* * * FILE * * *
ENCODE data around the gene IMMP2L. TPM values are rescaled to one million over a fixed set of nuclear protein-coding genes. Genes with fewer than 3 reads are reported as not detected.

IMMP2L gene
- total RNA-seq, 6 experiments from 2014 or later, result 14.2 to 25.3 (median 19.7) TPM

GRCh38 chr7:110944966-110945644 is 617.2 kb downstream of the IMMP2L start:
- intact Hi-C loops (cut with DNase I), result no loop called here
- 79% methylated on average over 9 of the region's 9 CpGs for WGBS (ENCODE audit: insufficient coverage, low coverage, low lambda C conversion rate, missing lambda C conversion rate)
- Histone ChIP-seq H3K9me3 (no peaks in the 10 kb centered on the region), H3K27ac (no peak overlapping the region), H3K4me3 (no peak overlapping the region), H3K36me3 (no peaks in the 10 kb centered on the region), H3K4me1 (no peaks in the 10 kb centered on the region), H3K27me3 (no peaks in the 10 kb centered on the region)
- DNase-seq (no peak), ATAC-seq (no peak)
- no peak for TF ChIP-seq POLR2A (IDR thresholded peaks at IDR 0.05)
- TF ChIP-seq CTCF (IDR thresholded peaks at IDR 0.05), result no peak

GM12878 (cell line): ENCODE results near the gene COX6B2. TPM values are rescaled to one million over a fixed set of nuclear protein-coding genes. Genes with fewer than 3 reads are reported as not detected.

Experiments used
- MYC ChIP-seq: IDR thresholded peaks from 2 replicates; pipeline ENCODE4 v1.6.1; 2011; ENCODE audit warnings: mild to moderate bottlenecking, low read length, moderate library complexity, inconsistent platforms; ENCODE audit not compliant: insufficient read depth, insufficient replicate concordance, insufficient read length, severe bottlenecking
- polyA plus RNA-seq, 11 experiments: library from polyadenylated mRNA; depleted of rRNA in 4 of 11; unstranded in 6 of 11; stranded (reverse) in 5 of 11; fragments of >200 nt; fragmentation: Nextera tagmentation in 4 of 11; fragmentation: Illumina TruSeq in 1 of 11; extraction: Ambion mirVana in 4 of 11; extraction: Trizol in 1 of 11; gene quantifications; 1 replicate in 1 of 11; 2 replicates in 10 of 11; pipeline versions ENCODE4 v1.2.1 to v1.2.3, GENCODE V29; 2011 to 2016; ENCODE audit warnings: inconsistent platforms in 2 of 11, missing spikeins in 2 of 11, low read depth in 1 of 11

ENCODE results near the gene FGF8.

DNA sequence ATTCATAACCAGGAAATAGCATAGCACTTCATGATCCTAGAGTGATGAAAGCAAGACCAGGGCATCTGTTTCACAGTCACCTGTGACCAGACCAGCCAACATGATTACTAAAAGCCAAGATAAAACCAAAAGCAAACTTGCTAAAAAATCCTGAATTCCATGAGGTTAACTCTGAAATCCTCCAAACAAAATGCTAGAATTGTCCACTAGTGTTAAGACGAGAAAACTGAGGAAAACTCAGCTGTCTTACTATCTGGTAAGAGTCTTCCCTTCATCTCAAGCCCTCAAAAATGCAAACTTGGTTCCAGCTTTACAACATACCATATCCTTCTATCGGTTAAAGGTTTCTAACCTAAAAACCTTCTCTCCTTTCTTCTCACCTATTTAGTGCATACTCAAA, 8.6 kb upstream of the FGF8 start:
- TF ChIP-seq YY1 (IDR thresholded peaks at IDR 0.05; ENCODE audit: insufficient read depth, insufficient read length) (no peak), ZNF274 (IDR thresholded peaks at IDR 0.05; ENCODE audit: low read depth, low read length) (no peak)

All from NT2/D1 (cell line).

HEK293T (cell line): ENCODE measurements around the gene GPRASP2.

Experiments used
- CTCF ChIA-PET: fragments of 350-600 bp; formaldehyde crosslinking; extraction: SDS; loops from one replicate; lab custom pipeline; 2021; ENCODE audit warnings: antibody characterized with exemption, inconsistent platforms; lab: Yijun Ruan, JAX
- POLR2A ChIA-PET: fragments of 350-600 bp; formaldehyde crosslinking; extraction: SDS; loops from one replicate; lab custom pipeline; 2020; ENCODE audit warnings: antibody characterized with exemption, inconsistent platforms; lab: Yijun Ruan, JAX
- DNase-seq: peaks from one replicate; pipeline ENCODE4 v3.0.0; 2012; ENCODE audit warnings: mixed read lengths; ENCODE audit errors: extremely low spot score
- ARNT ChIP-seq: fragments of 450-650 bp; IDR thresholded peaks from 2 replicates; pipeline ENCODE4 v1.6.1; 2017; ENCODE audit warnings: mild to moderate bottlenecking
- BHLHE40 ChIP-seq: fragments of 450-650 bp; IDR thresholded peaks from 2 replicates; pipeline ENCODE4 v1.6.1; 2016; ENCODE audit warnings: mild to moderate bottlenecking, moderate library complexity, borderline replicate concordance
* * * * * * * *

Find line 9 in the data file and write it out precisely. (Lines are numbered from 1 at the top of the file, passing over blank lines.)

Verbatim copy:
- no peak for TF ChIP-seq POLR2A (IDR thresholded peaks at IDR 0.05)